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David Poland

By David Poland

Thankful 2009

Another year has come and gone

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11 Responses to “Thankful 2009”

  1. Blackcloud says:

    Thanks to you, Dave, for doing this for so long, and so well. And for putting up with us internet crazies.

  2. IOIOIOI says:

    What Cloudy said, and a BOOYAH to you David. BOOYAH!

  3. Foamy Squirrel says:

    I am not a truthteller!
    Metaphysical conundrums aside, best wishes to all on your weird yank Turkey Eating Day. 😉

  4. anghus says:

    “to my enemies”
    im thankful for melodrama.
    who the f really has enemies heat? you might have people you fundamentally disagree with, but enemies? way to completely lose perspective on being thankful. you l.a. types, so full of bile.

  5. mysteryperfecta says:

    Obama is thankful for self-deluding libs who think he’s made remarkable progress this year, to the extent that the world is significantly safer and saner. Keep the faith!
    I keed, I keed! Happy Thanksgiving.

  6. Geoff says:

    I would have thought we just say who we are thankful for in the world of movies. These are the people who are currently bringing the most joy to me from Hollywood and for whom I am most thankful:
    The Coen Brothers
    Paul Rudd
    Alec Baldwin
    Meryl Streep
    Quentin Tarantino
    Danny Boyle
    Amy Pohler
    Kristen Wiig
    Michael Sheen
    Denzel Washington
    James Franco
    Martin Scorcese
    Steven Soderbergh
    Judd Apatow
    I know – it’s quite a bizarre list, but I’m a pretty bizarre fellow.
    Happy Thanksgiving!

  7. T
    Thanks for running this site and putting up with the moodiness and insanity around here. You’re in for quite a year ahead…best of luck and have fun!

  8. Tam says:

    Honestly David, I think the critical success of the women-helmed films “Hurt Locker”, “Bright Star”, and “An Education” are considered more important achievements. Bigelow may be the first woman to win an Academy Award for Best Director, and that’s exciting for women in the industry.
    As for “New Moon”, it’s nice to be able to point to a hugely successful film that was entirely geared to the female audience.
    (Yeah, it sucked, but so did “Transformers”.)

  9. I am NOT thankful for Thanksgiving since it’s another American public holiday that means my internet “surfing” become severely lacklustre since everyone turns off.
    (happy thanksgiving to all the Americans though, really).

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It shows how out of it I was in trying to be in it, acknowledging that I was out of it to myself, and then thinking, “Okay, how do I stop being out of it? Well, I get some legitimate illogical narrative ideas” — some novel, you know?

So I decided on three writers that I might be able to option their material and get some producer, or myself as producer, and then get some writer to do a screenplay on it, and maybe make a movie.

And so the three projects were “Do Androids Dream of Electric Sheep,” “Naked Lunch” and a collection of Bukowski. Which, in 1975, forget it — I mean, that was nuts. Hollywood would not touch any of that, but I was looking for something commercial, and I thought that all of these things were coming.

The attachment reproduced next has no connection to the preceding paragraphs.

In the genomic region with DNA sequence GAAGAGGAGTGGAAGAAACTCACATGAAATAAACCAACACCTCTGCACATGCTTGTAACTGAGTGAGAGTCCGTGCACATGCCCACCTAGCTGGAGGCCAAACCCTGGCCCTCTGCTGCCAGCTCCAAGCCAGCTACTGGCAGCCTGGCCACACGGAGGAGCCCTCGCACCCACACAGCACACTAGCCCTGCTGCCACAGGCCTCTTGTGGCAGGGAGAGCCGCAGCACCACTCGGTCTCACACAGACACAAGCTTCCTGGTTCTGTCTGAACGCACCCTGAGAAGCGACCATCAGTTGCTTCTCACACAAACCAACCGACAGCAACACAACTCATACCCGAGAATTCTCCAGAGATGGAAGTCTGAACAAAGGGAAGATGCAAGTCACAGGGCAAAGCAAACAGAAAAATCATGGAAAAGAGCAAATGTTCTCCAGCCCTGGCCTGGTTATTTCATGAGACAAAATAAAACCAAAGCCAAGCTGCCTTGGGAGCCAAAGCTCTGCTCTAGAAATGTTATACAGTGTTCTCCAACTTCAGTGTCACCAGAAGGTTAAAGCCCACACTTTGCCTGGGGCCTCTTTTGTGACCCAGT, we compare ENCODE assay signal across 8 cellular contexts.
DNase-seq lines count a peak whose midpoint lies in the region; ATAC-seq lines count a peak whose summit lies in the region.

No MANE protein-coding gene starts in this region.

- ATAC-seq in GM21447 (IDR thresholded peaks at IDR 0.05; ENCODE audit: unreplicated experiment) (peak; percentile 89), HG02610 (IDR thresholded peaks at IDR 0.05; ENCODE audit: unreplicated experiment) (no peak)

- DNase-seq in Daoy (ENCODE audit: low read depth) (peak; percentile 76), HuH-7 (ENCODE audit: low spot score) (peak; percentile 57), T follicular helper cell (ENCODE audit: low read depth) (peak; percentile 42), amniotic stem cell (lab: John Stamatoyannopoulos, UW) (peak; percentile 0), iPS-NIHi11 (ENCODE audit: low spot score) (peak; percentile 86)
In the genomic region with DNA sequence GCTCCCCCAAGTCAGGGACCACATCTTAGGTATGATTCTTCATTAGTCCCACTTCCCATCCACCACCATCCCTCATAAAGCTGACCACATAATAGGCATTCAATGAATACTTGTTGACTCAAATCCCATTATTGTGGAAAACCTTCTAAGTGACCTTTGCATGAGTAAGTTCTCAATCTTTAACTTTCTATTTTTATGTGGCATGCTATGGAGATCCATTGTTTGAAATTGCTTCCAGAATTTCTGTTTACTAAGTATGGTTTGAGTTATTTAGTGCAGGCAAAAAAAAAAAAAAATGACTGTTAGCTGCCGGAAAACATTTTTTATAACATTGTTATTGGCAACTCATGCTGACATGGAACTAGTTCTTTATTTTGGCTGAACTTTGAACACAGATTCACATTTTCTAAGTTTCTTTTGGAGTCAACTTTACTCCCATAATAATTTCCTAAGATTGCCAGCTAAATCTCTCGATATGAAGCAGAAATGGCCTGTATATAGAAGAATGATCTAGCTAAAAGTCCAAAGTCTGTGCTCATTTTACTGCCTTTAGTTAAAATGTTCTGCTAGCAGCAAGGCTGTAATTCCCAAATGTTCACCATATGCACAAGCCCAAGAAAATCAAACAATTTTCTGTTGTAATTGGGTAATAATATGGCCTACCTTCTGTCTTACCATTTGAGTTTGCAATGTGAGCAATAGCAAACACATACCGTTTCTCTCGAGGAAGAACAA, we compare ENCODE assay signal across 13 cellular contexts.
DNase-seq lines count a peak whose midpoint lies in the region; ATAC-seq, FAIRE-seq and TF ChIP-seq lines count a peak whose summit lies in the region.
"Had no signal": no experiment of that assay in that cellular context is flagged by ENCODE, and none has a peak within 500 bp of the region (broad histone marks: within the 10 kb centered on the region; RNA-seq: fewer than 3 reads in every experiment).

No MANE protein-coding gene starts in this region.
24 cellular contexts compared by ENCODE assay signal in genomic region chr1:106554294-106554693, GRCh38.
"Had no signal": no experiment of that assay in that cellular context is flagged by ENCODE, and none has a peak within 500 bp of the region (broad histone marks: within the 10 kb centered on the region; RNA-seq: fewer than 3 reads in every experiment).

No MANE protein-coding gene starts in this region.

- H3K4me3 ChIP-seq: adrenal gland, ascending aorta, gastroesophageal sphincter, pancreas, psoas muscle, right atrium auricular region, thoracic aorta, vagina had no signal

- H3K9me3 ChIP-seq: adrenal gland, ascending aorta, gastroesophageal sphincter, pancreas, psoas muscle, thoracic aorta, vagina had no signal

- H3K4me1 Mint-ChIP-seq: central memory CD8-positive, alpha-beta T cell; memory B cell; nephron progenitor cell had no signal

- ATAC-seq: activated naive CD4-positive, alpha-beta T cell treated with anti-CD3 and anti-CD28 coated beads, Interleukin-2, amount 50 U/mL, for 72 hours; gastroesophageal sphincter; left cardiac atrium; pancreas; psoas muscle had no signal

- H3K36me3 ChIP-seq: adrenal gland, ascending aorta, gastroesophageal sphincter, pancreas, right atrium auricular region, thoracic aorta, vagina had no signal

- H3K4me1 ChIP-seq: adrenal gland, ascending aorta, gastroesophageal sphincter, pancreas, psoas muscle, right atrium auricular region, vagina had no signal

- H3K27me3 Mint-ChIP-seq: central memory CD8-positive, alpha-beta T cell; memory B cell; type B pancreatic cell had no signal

There would be no Blade Runner if there was no Ray Bradbury. I couldn’t find Philip K. Dick. His agent didn’t even know where he was. And so I gave up.

I was walking down the street and I ran into Bradbury — he directed a play that I was going to do as an actor, so we know each other, but he yelled “hi” — and I’d forgot who he was.

So at my girlfriend Barbara Hershey’s urging — I was with her at that moment — she said, “Talk to him! That guy really wants to talk to you,” and I said “No, fuck him,” and keep walking.

But then I did, and then I realized who it was, and I thought, “Wait, he’s in that realm, maybe he knows Philip K. Dick.” I said, “You know a guy named—” “Yeah, sure — you want his phone number?”

My friend paid my rent for a year while I wrote, because it turned out we couldn’t get a writer. My friends kept on me about, well, if you can’t get a writer, then you write.”
~ Hampton Fancher

“That was the most disappointing thing to me in how this thing was played. Is that I’m on the phone with you now, after all that’s been said, and the fundamental distinction between what James is dealing with in these other cases is not actually brought to the fore. The fundamental difference is that James Franco didn’t seek to use his position to have sex with anyone. There’s not a case of that. He wasn’t using his position or status to try to solicit a sexual favor from anyone. If he had — if that were what the accusation involved — the show would not have gone on. We would have folded up shop and we would have not completed the show. Because then it would have been the same as Harvey Weinstein, or Les Moonves, or any of these cases that are fundamental to this new paradigm. Did you not notice that? Why did you not notice that? Is that not something notable to say, journalistically? Because nobody could find the voice to say it. I’m not just being rhetorical. Why is it that you and the other critics, none of you could find the voice to say, “You know, it’s not this, it’s that”? Because — let me go on and speak further to this. If you go back to the L.A. Times piece, that’s what it lacked. That’s what they were not able to deliver. The one example in the five that involved an issue of a sexual act was between James and a woman he was dating, who he was not working with. There was no professional dynamic in any capacity.

~ David Simon